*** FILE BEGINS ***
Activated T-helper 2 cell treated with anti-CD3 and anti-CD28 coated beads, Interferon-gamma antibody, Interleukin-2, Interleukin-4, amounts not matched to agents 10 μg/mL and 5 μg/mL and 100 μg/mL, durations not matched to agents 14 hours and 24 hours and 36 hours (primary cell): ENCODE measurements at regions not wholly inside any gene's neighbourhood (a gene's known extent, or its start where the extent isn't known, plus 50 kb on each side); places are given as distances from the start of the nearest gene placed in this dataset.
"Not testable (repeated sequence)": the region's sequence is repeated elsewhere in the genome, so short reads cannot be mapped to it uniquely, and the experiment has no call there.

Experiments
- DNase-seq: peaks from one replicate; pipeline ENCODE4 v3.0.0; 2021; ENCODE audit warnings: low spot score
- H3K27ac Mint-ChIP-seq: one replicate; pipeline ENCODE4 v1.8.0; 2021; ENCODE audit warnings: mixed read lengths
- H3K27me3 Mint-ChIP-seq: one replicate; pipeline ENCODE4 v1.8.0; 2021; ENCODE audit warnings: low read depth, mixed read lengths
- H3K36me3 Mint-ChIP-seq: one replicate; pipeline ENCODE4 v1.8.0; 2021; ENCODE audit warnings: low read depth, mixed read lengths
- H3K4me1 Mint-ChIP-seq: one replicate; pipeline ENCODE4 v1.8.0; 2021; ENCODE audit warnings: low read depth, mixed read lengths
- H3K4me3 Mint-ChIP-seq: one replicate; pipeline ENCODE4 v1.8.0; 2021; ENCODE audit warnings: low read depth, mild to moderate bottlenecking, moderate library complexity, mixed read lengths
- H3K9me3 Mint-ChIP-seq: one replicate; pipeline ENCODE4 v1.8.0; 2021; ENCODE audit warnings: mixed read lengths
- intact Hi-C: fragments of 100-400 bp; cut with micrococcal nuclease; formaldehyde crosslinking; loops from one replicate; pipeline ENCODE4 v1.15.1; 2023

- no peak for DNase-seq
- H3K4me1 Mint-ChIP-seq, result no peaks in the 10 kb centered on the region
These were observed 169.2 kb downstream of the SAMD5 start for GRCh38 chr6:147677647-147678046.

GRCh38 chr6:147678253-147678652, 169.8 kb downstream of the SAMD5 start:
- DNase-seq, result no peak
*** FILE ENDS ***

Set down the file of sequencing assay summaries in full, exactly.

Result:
Activated T-helper 2 cell treated with anti-CD3 and anti-CD28 coated beads, Interferon-gamma antibody, Interleukin-2, Interleukin-4, amounts not matched to agents 10 μg/mL and 5 μg/mL and 100 μg/mL, durations not matched to agents 14 hours and 24 hours and 36 hours (primary cell): ENCODE measurements at regions not wholly inside any gene's neighbourhood (a gene's known extent, or its start where the extent isn't known, plus 50 kb on each side); places are given as distances from the start of the nearest gene placed in this dataset.
"Not testable (repeated sequence)": the region's sequence is repeated elsewhere in the genome, so short reads cannot be mapped to it uniquely, and the experiment has no call there.

Experiments
- DNase-seq: peaks from one replicate; pipeline ENCODE4 v3.0.0; 2021; ENCODE audit warnings: low spot score
- H3K27ac Mint-ChIP-seq: one replicate; pipeline ENCODE4 v1.8.0; 2021; ENCODE audit warnings: mixed read lengths
- H3K27me3 Mint-ChIP-seq: one replicate; pipeline ENCODE4 v1.8.0; 2021; ENCODE audit warnings: low read depth, mixed read lengths
- H3K36me3 Mint-ChIP-seq: one replicate; pipeline ENCODE4 v1.8.0; 2021; ENCODE audit warnings: low read depth, mixed read lengths
- H3K4me1 Mint-ChIP-seq: one replicate; pipeline ENCODE4 v1.8.0; 2021; ENCODE audit warnings: low read depth, mixed read lengths
- H3K4me3 Mint-ChIP-seq: one replicate; pipeline ENCODE4 v1.8.0; 2021; ENCODE audit warnings: low read depth, mild to moderate bottlenecking, moderate library complexity, mixed read lengths
- H3K9me3 Mint-ChIP-seq: one replicate; pipeline ENCODE4 v1.8.0; 2021; ENCODE audit warnings: mixed read lengths
- intact Hi-C: fragments of 100-400 bp; cut with micrococcal nuclease; formaldehyde crosslinking; loops from one replicate; pipeline ENCODE4 v1.15.1; 2023

- no peak for DNase-seq
- H3K4me1 Mint-ChIP-seq, result no peaks in the 10 kb centered on the region
These were observed 169.2 kb downstream of the SAMD5 start for GRCh38 chr6:147677647-147678046.

GRCh38 chr6:147678253-147678652, 169.8 kb downstream of the SAMD5 start:
- DNase-seq, result no peak